In Middle East lore the Debba is a mythical Arab hyena that can turn into a man who lures Jewish children away from their families to teach them the language of the beasts. To the Arabs he is a heroic national symbol; to the Jews he is a terrorist.
To David Starkman, “The Debba” is a controversial play, written by his father the war hero, and performed only once, in Haifa in 1946, causing a massive riot. By 1977, David is living in Canada, having renounced his Israeli citizenship and withdrawn from his family, haunted by persistent nightmares about his catastrophic turn as a military assassin for Israel. Upon learning of his father’s gruesome murder, he returns to his homeland for what he hopes will be the final time. Back in Israel, David discovers that his father’s will demands he stage the play within 45 days of his death, and though he is reluctant to comply, the authorities’ evident relief at his refusal convinces him he must persevere. With his father’s legacy on the line, David is forced to reimmerse himself in a life he thought he’d escaped for good. The heart-stopping climax shows that nothing in Israel is as it appears, and not only are the sins of the fathers revisited upon the sons, but so are their virtues — and the latter are more terrible still.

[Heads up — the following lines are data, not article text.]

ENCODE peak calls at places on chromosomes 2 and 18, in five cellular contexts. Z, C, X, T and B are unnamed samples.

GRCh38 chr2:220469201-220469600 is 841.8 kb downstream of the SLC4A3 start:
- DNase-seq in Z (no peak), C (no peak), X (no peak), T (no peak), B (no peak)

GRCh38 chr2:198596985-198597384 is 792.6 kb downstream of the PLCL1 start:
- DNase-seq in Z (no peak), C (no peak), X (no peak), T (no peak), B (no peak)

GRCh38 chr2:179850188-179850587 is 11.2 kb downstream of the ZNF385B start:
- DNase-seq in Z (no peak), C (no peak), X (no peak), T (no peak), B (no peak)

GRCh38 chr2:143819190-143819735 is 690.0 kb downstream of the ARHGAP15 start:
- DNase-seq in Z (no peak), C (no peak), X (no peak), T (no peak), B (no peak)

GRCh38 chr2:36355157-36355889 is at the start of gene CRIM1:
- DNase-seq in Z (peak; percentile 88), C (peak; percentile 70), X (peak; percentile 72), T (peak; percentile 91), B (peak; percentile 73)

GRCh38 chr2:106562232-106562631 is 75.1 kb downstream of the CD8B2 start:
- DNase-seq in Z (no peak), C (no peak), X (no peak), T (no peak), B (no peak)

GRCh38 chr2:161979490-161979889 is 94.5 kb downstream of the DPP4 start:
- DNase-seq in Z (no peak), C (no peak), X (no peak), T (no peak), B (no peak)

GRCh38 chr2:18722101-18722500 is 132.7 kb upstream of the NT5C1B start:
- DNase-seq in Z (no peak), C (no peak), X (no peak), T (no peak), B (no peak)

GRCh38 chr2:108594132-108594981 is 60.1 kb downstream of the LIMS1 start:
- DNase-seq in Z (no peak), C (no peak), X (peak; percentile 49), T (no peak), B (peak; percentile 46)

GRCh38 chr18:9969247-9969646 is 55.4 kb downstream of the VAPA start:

Disguised as a breathtaking thriller, Avner Mandelman’s novel reveals Israel’s double soul, its inherent paradoxes, and its taste for both art and violence. The riddle of the Debba — the myth, the play, and the novel — is nothing less than the tangled riddle of Israel itself.
Winner of the 2011 Arthur Ellis Award for Best First Crime Novel